Hey, another Ex-Driver viewer! Yup, those were much my thoughts, as well (both regarding OTA/connected/autonomous cars and the anime). I’m sort of hoping that the rise of Uber and Lyft, and the development of autonomous sharing fleets (by them and by the major automakers who want to get in on that market), will result in a parallel “car-as-service” marketplace but still leave room for a “car-as-personal-property” marketplace for the old-fashioned, the die-hards, and the recreational/enthusiast drivers. Actually, I’m sure the market will continue to exist, but I have to hope that law and policy don’t end up squashing it by making “manual” driving either prohibitively expensive/difficult to be approved for, or legal for so few and so limited scenarios as to be pointless. Wonder how much training time and cost an Ex Driver license takes to achieve…

      • crank_case

        That’s why Jay Lenos “horse” analogy (the car didn’t kill off recreational horse ownership) makes me uncomfortable, sure people still own horses, but it’s not exactly an ecomically/logistically accessible hobby for many people.

  • outback_ute

    The automatic high beam in my father’s M-B a couple of years ago was pretty hopeless, switching on and off frequently for no apparent reason, and the low beam lighting wasn’t that great.

    Generally my life is free from ‘modern’ features, apart from a CVT which has been fine – less programming type snafus than the previous conventional and dual clutch autos I’ve lived with. Every one has occasionally got ‘stuck’ hanging onto a gear and not shifting up, preventing the car from increasing speed, including the M-B. In that case it wouldn’t shift out of first gear, had to stop and turn the car off and back on to reset.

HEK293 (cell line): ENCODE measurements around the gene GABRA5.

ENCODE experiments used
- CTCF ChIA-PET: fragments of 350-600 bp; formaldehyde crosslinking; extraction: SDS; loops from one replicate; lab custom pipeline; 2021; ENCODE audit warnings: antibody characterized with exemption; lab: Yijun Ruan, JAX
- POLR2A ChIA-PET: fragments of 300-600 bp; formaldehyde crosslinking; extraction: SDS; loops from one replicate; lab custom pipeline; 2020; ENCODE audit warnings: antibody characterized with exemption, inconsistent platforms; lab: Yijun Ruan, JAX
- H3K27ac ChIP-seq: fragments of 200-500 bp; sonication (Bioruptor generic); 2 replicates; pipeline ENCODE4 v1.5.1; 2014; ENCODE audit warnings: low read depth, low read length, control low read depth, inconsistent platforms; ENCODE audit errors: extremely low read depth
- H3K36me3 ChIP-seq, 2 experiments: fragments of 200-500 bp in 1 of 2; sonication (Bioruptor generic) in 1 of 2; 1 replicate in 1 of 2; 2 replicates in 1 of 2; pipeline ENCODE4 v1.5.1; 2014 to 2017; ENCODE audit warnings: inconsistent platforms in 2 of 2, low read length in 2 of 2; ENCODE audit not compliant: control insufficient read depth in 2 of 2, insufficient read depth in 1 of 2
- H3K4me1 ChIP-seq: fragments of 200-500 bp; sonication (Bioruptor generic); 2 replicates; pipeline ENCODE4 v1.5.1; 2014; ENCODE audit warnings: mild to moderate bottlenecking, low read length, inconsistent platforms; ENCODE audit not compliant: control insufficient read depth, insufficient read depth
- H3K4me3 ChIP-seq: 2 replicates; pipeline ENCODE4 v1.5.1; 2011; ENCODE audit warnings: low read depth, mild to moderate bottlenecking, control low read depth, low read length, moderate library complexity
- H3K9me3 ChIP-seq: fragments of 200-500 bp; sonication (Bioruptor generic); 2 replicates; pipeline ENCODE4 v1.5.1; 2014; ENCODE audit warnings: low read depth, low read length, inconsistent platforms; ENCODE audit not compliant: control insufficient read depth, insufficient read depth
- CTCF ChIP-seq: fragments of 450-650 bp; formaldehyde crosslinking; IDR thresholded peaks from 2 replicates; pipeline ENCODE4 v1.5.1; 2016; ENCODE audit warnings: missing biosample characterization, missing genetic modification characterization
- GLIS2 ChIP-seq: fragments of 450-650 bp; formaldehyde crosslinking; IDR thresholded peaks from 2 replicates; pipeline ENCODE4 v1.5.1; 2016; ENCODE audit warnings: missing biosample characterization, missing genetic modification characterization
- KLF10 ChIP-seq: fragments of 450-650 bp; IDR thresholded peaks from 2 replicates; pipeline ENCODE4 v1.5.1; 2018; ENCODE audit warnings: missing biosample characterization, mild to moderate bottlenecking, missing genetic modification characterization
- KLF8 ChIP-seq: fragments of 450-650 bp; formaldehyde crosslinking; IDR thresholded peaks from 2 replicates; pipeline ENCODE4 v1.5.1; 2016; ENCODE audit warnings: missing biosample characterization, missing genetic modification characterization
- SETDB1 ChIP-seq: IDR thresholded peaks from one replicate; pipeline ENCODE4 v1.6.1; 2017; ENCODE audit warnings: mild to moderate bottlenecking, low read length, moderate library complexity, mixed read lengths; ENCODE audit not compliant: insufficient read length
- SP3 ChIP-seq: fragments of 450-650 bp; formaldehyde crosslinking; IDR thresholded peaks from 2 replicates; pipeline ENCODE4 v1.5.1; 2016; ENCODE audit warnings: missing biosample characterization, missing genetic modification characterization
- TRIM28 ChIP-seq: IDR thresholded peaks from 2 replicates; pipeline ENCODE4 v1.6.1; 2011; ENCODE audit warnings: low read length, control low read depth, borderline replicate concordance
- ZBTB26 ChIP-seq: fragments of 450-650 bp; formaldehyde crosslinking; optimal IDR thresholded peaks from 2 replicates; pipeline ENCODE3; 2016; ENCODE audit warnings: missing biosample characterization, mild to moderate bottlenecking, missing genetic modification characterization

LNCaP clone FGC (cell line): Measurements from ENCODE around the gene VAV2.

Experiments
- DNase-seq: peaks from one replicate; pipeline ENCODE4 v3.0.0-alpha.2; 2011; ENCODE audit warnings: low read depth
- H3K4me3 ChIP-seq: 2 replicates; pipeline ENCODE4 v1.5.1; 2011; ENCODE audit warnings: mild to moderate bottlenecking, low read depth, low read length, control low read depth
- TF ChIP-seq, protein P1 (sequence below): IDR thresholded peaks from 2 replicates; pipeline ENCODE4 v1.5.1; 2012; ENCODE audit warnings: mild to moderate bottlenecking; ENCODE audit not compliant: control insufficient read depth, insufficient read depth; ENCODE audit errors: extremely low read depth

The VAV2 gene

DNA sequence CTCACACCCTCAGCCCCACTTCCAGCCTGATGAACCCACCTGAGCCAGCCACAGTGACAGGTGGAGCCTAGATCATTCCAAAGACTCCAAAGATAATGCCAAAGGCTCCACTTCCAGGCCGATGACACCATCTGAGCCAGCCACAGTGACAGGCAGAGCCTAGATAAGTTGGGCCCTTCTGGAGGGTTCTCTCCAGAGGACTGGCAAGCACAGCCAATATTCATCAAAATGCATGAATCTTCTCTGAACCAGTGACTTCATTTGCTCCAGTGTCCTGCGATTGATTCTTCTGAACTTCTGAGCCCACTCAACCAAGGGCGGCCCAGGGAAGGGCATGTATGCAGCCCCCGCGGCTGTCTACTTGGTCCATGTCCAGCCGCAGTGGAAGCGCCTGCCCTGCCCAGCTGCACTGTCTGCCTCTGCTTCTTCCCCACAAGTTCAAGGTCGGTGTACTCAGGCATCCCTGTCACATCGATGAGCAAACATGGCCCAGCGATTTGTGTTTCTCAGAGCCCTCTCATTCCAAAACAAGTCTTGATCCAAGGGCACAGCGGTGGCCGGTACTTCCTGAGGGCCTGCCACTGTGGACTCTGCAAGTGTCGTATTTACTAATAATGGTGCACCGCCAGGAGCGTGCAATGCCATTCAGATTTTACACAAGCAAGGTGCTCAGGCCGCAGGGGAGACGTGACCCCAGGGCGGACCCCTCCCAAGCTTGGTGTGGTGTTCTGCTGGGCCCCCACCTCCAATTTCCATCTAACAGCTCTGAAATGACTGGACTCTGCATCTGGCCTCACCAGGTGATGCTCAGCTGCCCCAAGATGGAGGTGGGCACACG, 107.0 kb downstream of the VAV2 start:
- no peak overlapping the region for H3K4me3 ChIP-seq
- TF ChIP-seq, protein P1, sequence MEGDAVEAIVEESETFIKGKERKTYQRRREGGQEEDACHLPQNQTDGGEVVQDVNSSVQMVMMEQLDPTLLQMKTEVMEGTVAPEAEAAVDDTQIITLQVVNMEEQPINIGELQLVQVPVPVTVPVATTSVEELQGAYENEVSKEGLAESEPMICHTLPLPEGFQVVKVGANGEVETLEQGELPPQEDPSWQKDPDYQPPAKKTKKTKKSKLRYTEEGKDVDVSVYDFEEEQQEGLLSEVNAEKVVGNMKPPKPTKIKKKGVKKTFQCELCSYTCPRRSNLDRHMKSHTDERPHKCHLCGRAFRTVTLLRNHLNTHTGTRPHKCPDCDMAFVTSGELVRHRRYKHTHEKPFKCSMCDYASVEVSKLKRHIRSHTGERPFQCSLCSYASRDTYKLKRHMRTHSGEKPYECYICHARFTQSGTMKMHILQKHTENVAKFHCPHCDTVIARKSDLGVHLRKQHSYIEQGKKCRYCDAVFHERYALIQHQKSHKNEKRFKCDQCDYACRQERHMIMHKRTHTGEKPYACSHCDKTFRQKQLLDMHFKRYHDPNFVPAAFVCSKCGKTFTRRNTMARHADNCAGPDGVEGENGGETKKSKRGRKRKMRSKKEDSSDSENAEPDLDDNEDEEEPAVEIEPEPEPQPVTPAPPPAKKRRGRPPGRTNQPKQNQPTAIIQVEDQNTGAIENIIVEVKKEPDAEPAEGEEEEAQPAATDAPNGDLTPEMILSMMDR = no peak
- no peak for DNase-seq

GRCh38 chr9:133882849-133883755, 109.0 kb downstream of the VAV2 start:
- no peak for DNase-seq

• outback_ute

      Only a few hours after writing the above, it happened again – accelerating sharply out of a fuel station only for the engine/transmission to hang at high revs and stop accelerating… Doh!

  • Harry Callahan

    Start-Stop.

    While some systems function more seamlessly than others, I just can’t get my head around how this “technology” saves the owner any money. Replacing failed starter motors isn’t much fun, replacing worn ring gears on torque converters even less so. Methinks the much more frequent cycling of the engine starting system will result in repair costs far in excess of whatever minuscule fuel savings the systems represent–resulting in a net loss. No thank you.

    • ptschett

      It does depend on the system. The new Ram 1500’s has the alternator also be the start-stop starter motor & mild-hybrid assist motor, and some extra electrically-activated tensioners on the drive belt; if the engine is cold enough to need the positive engagement of the normal starter then it uses that just like a conventional vehicle, but once warmed up the engine turns over easily enough the alternator/motor can turn it over.

      • Harry Callahan

        That is a lot of added weight, cost, and complexity to save a few thimble-fulls of fuel each week. I bet the added engineering validation, software, and hardware cost of that system NEVER be fully offset by fuel savings. And how much petroleum was used to build that hardware…ship it to the factory, install it…etc.

        It will also be interesting to see how the hardware holds up after 10 years and 150,000+ miles of commercial use.

        • ptschett

          Really the problem they’re solving is CAFE. Comparing the Hemi Ram 1500 with eTorque to the Hemi without, the eTorque version gains about 2 MPG city / 1 MPG highway / 2 MPG combined (window sticker reckoning) which gets them about 2 MPG in the unadjusted / CAFE reckoning, going from about 22 to about 24. [numbers corrected because I read the wrong columns in the EPA chart]